Education Opinion

The Summer of Teacher Discontent

By Anthony Cody — May 28, 2010 3 min read

Monday we finally had our talk with Secretary Duncan. As I have written, we tried to carry the messages from the two thousand members of our group, Teachers’ Letters to Obama. We worked for hours to prepare our six topics. But in the end, we felt largely unheard, in part because the time was so short, the phone line so poor, the words too few to convey the depth of frustration we all feel about where education is headed.

We have their attention. Somebody up there finally has awoken to the fact that teachers can make a difference -- in politics as well as in the classroom. Perhaps it was the thousands of teachers who mobilized in Florida to stop Senate Bill 6. Perhaps it was the backlash to the administration’s support of the firing of teachers in Rhode Island. But all of a sudden, for some reason, they care what we think. We need to make sure they know exactly what we think, in no uncertain terms.

Two months ago we polled the members of Teachers’ Letters to Obama and asked what issues we should raise when we spoke with Secretary Duncan. The top three issues are: Overreliance on test scores for high stakes decisions (93%), narrowing of the curriculum due to over-reliance on test scores (87%), and tying teacher pay and evaluations to test scores (84%). But in our call to Secretary Duncan, the Department of Education seemed to have quick answers to every point we raised around these issues. We need to develop our understanding, including current proposals, so we can weigh in effectively on the policies being decided upon. We need to do a bit of homework, and sharpen our thinking. Then we need to get out there and take a strong stand on what we believe in.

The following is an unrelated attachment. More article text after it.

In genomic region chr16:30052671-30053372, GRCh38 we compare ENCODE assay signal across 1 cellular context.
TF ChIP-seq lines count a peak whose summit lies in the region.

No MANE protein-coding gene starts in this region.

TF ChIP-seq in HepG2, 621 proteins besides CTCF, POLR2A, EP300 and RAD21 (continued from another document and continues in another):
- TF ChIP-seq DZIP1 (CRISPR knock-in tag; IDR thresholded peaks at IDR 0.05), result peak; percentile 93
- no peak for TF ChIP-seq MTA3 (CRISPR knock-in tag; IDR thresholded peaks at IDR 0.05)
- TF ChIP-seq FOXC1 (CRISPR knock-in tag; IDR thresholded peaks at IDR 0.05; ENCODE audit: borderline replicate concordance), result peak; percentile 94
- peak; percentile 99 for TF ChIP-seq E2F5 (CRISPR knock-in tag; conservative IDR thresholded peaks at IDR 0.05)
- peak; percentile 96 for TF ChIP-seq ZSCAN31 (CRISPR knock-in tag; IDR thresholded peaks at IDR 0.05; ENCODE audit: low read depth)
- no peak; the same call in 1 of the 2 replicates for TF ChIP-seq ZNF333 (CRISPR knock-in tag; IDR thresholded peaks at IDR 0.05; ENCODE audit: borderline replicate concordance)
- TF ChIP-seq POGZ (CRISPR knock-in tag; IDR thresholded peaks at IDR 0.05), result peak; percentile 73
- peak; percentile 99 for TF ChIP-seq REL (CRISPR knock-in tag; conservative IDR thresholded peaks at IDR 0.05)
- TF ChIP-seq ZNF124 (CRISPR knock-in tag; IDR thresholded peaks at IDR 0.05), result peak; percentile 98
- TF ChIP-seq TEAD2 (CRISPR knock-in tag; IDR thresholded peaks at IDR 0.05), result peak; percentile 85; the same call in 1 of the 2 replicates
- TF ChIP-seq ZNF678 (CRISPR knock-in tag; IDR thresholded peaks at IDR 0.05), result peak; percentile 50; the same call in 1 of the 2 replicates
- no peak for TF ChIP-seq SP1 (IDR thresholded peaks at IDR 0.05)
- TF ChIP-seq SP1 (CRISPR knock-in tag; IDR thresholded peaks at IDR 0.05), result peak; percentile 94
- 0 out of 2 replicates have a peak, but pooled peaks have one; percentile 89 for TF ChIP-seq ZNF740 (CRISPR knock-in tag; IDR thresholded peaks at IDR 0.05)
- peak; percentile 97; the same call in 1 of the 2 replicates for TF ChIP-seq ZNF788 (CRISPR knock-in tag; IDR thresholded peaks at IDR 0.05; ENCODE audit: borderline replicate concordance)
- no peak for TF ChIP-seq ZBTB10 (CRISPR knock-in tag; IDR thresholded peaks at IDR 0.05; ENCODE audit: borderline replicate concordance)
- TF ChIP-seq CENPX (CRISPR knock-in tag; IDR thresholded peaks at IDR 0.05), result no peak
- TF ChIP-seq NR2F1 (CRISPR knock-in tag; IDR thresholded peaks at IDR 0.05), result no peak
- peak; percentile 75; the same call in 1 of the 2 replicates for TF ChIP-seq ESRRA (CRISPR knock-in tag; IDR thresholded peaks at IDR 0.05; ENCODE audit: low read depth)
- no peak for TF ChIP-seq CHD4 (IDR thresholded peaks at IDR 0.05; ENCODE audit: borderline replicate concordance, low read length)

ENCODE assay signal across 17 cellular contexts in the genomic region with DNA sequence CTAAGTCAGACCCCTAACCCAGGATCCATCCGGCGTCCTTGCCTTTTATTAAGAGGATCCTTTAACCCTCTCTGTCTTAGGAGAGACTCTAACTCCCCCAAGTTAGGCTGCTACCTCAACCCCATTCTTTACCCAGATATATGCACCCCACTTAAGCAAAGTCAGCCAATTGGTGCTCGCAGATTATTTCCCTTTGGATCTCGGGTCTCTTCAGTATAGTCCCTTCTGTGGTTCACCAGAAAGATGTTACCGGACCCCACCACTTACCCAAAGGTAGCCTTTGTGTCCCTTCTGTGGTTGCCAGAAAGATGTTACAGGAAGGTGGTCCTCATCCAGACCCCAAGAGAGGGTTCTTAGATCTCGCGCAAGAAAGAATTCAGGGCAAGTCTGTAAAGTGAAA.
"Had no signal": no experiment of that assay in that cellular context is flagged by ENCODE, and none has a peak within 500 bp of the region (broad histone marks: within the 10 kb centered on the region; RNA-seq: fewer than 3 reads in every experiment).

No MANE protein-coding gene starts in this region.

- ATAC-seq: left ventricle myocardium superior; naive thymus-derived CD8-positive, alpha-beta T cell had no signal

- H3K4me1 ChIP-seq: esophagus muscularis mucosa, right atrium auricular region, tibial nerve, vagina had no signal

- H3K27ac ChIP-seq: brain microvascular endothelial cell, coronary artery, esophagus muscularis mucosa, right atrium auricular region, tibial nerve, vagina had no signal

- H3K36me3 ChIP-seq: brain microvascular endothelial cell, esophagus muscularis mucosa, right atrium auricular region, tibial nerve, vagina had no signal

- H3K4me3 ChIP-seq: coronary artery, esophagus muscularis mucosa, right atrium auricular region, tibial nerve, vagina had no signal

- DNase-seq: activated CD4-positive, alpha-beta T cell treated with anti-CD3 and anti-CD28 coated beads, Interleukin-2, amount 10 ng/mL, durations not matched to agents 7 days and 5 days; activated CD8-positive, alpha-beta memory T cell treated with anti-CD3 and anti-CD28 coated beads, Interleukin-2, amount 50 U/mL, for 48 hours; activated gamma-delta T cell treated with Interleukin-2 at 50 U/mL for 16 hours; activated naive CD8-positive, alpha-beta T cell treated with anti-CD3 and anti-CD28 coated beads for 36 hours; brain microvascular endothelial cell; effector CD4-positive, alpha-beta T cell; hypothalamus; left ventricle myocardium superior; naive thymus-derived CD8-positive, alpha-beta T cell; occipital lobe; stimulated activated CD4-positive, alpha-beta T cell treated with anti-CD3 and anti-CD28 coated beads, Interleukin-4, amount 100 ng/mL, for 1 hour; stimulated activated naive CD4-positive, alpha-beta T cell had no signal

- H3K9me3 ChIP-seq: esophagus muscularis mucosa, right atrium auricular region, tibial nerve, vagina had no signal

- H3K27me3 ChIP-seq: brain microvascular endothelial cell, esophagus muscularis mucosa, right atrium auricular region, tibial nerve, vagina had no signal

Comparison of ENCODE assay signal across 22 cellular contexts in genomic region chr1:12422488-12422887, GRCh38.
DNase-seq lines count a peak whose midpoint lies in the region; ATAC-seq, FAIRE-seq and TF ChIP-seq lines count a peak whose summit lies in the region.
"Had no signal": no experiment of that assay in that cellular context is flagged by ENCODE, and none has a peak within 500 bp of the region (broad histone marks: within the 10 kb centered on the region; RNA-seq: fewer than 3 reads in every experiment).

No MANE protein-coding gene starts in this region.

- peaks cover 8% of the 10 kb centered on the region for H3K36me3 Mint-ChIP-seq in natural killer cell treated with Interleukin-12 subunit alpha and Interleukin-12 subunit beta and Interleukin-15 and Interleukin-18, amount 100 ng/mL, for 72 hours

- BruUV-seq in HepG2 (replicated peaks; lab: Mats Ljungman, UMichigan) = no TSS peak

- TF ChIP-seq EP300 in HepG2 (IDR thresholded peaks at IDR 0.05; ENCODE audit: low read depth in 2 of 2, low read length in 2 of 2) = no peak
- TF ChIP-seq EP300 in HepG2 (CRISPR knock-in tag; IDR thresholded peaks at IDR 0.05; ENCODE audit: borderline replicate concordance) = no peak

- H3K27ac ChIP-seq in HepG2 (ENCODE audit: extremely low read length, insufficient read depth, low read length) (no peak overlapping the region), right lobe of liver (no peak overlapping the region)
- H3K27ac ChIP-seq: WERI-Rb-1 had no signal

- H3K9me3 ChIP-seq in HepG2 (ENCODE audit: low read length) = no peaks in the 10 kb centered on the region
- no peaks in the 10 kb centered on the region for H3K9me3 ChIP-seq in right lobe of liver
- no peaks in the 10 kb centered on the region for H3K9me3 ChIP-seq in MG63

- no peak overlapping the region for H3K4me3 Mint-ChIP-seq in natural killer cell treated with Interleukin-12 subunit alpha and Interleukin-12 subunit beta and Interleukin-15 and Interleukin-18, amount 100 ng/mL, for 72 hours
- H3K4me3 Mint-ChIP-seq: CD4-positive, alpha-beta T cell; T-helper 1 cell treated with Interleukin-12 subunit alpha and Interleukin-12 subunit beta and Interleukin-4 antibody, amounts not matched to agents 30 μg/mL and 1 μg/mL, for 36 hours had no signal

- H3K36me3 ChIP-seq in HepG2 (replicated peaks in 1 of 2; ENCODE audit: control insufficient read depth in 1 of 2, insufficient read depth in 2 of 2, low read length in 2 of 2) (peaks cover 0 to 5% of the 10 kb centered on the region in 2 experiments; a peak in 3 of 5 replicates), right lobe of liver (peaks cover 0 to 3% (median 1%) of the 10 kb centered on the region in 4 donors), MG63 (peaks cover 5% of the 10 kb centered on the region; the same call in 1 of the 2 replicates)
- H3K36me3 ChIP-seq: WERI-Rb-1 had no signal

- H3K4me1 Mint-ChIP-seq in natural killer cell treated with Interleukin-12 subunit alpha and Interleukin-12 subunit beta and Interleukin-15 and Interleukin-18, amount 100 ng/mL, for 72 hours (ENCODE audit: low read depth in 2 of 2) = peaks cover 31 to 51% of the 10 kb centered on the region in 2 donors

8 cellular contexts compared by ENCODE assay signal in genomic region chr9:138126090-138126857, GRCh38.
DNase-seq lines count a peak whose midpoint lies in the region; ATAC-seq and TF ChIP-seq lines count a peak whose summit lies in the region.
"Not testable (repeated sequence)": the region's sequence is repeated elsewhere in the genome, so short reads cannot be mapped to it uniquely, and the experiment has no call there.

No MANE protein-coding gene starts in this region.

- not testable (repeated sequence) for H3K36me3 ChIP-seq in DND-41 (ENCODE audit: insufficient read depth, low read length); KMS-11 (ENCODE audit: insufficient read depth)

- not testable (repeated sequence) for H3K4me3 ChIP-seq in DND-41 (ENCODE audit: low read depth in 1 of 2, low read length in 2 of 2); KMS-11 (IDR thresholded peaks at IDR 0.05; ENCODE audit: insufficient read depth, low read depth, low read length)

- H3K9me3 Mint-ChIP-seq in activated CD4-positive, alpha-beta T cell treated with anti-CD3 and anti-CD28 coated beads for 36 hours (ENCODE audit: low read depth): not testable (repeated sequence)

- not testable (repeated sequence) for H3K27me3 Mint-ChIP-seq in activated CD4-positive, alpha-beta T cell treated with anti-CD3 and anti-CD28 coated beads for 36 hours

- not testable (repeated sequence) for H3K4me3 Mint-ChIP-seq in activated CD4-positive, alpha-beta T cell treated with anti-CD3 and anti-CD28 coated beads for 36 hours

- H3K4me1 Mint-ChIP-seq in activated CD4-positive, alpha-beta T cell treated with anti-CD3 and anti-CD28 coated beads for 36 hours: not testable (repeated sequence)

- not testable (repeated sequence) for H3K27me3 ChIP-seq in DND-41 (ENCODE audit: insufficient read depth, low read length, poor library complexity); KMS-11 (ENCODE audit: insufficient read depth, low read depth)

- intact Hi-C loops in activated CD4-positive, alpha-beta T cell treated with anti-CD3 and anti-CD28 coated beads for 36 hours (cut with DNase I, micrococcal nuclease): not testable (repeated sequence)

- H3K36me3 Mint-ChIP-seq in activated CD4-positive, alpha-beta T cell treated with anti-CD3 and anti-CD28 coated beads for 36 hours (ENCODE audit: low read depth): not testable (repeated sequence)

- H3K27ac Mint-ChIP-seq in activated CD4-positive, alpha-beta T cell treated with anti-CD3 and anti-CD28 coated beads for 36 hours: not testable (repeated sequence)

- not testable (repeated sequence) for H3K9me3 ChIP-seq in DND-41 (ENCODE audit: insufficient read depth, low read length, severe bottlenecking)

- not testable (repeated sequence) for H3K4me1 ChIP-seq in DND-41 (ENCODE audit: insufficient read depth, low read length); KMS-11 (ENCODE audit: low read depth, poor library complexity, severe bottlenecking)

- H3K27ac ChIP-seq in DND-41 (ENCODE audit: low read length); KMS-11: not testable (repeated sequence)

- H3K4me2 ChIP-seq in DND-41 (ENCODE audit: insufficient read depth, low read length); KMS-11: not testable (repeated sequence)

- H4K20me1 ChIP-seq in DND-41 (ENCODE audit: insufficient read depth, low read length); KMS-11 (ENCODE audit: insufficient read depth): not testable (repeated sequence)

We need you.
We are proposing a summer of teacher activism focused on getting smart, getting clear, and getting involved in the policies that are affecting all of us and our students -- too often in terrible ways. Here is how this will look:

Discussion Openers: What is wrong about the ways tests are being used? What are the negative consequences? What are alternatives to this approach?

For the month of June, we are asking everyone to jump on this topic. If you have a blog, write about it. If you have books about this, read them. And most importantly, come to the Teachers’ Letters to Obama discussion forums and discuss. We need clarity. What do we want tests to be used for? What do we want to change about the ways they are used? We need to reach a consensus, as teachers, and decide on concrete policies we will support that will enact our vision. We will also have threads where we can suggest ways to affect change: who to pressure, what legislation to support, where to protest, where to write.

We will organize two large webinars for the month of June. The first will be designed as a learning session. We will invite a few experts, teacher leaders and advocates to share some key understandings about standardized tests and the ways they are being used and abused, and some possible alternative approaches. The webinar will be open to all, and there will be channels for participation. This will be followed by a period of active discussion, where we will seek the consensus we need to speak powerfully on this matter.